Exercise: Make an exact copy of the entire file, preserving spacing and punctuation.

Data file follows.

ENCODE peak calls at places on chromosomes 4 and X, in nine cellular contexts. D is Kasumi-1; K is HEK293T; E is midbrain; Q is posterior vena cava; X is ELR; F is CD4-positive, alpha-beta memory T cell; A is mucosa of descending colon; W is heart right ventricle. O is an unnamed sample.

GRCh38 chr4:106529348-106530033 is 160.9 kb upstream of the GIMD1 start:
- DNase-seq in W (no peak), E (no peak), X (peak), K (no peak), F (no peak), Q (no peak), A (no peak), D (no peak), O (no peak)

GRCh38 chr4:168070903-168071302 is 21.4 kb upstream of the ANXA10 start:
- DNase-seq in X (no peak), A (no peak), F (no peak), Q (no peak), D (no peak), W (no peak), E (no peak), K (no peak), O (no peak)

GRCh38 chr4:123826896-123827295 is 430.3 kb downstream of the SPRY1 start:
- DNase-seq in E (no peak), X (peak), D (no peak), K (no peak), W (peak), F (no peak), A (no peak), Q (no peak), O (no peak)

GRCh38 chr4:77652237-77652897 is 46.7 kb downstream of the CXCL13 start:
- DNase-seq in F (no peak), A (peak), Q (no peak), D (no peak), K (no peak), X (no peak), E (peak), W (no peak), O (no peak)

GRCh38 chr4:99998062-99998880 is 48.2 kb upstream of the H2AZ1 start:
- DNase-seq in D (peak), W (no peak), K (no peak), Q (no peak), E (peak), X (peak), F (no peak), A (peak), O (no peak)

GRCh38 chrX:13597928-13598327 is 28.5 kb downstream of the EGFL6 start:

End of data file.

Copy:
ENCODE peak calls at places on chromosomes 4 and X, in nine cellular contexts. D is Kasumi-1; K is HEK293T; E is midbrain; Q is posterior vena cava; X is ELR; F is CD4-positive, alpha-beta memory T cell; A is mucosa of descending colon; W is heart right ventricle. O is an unnamed sample.

GRCh38 chr4:106529348-106530033 is 160.9 kb upstream of the GIMD1 start:
- DNase-seq in W (no peak), E (no peak), X (peak), K (no peak), F (no peak), Q (no peak), A (no peak), D (no peak), O (no peak)

GRCh38 chr4:168070903-168071302 is 21.4 kb upstream of the ANXA10 start:
- DNase-seq in X (no peak), A (no peak), F (no peak), Q (no peak), D (no peak), W (no peak), E (no peak), K (no peak), O (no peak)

GRCh38 chr4:123826896-123827295 is 430.3 kb downstream of the SPRY1 start:
- DNase-seq in E (no peak), X (peak), D (no peak), K (no peak), W (peak), F (no peak), A (no peak), Q (no peak), O (no peak)

GRCh38 chr4:77652237-77652897 is 46.7 kb downstream of the CXCL13 start:
- DNase-seq in F (no peak), A (peak), Q (no peak), D (no peak), K (no peak), X (no peak), E (peak), W (no peak), O (no peak)

GRCh38 chr4:99998062-99998880 is 48.2 kb upstream of the H2AZ1 start:
- DNase-seq in D (peak), W (no peak), K (no peak), Q (no peak), E (peak), X (peak), F (no peak), A (peak), O (no peak)

GRCh38 chrX:13597928-13598327 is 28.5 kb downstream of the EGFL6 start: